At This Rate, Millennials In Toronto May Never Be Able To Move Out Of Their Parents' Homes
A new report highlights the city's enduring real estate problem.
The longstanding dream of millennials to become full-fledged homeowners is one that is quickly dwindling away, as the real estate situation in Toronto continues to worsen.
A report conducted by researchers at Ryerson University showed that millennials aged 15 to 34 in the Greater Toronto Area are living with their parents for a longer amount of time than average. Such trend is largely attributed to the lack of affordable housing in Toronto, which remains to be a continuing problem for the city.
"There are not enough starter homes in the marketplace and baby boomers are a very healthy generation that are holding onto family homes longer," said Tim Hudak, President of the Ontario Real Estate Association (OREA). "The big lesson on this today is we need to increase housing supply particularly around starter homes and the missing middle."
The report also showed that most millennials are still very much interested in owning households, with as many as 700,000 expected to be looking for their own homes next year. But, with the supply of cost-effective properties becoming even more limited in the city, it looks like many of them will have no choice but to stay beneath their parents' roofs for longer.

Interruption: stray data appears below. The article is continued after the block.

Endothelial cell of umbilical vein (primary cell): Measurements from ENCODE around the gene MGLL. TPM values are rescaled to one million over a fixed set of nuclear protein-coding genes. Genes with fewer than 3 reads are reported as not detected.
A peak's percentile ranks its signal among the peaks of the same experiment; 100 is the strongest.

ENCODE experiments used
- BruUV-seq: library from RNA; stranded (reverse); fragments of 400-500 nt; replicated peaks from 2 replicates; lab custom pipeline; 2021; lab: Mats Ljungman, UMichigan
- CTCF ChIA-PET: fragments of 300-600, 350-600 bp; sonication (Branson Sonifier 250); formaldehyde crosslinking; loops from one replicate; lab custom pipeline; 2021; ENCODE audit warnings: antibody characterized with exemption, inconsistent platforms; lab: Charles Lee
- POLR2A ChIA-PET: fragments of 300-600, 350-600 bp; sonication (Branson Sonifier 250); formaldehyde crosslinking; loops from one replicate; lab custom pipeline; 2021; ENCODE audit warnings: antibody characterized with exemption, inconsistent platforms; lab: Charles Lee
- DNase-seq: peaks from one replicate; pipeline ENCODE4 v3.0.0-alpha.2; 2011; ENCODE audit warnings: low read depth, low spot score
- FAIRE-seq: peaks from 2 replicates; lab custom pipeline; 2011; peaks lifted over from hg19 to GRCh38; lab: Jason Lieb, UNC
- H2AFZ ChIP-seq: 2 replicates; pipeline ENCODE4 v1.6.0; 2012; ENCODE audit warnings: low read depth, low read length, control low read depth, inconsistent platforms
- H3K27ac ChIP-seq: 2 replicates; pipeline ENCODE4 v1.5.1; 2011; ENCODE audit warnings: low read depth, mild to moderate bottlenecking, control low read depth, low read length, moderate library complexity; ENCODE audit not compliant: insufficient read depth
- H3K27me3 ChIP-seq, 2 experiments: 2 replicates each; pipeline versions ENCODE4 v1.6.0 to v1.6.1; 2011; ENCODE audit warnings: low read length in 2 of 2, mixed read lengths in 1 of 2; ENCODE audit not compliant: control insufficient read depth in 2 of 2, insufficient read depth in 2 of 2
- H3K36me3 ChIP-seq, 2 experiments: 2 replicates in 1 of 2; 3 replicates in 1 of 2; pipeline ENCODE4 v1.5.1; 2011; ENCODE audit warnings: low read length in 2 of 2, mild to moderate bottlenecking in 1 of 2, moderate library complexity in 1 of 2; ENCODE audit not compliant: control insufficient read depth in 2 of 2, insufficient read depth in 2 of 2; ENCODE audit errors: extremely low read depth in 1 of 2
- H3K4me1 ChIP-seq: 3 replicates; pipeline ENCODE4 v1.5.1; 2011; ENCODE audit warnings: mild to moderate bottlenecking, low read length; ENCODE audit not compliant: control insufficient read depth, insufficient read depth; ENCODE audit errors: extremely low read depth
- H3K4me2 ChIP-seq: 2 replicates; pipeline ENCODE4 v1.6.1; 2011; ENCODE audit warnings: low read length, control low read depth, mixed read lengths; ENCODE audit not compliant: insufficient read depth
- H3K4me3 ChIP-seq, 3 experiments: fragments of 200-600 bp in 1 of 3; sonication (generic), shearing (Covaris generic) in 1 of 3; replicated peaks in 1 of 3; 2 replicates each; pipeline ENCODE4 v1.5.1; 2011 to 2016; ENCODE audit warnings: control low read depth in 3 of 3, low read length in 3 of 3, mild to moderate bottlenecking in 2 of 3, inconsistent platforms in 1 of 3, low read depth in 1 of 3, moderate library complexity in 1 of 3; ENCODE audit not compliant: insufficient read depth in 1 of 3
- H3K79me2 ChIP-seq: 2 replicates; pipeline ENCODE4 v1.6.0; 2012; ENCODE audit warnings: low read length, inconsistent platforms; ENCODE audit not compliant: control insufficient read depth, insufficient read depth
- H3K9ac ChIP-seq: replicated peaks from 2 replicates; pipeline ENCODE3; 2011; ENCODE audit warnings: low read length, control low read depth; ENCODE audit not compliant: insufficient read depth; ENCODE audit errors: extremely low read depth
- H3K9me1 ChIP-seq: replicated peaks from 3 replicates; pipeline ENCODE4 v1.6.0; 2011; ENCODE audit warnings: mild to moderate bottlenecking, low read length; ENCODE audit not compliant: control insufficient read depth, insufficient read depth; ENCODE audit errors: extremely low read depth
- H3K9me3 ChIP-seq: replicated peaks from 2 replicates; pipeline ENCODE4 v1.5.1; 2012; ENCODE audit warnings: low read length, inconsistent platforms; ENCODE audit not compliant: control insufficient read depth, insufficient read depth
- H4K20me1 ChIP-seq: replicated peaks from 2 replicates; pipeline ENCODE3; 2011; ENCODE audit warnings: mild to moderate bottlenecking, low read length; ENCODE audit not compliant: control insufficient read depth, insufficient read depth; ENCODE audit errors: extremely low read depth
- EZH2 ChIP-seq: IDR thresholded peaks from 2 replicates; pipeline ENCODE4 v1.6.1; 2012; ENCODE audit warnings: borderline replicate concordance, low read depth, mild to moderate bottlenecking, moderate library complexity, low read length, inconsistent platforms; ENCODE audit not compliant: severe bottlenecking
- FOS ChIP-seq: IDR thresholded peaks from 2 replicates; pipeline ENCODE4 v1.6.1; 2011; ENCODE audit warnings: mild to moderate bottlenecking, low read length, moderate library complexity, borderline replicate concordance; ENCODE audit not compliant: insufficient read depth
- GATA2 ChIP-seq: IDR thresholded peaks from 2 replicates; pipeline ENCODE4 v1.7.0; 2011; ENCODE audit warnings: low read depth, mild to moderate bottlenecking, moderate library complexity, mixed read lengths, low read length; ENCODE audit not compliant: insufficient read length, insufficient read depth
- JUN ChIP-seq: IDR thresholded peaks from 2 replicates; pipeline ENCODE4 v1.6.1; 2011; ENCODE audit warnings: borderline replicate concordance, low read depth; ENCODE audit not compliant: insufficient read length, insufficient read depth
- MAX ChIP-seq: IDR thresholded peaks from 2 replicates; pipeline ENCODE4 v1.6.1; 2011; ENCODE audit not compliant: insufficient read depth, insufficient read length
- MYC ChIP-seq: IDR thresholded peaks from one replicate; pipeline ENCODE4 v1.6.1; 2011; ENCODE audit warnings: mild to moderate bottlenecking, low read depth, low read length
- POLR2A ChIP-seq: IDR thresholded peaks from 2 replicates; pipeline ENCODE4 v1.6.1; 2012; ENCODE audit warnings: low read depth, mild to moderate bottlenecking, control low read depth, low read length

OREA sponsored the report as part of a campaign to address the scarcity of economical options for homebuyers across the GTA. Despite the fact that their efforts have upset the Toronto Real Estate Board (TREB), the largest real estate board in the province, the OREA continues to voice its concerns about the detrimental consequences of Toronto's current real estate situation for consumers.
"We want to make sure that great Canadian dream of homeownership doesn't slip away from the next generation," said Hudak.
The TREB responded to the OREA earlier this month, saying that it has "serious trepidations" about the campaign and the organization's localized focus on Toronto rather than the province as a whole. Tim Syrianos, the President of the TREB, said that it is deceiving to suggest that the dream of home-ownership is unrealizable.
"It's alive and well in every Canadian city and beyond. To state otherwise is misleading to the consumer," Syrianos adds.
So then, which one is it?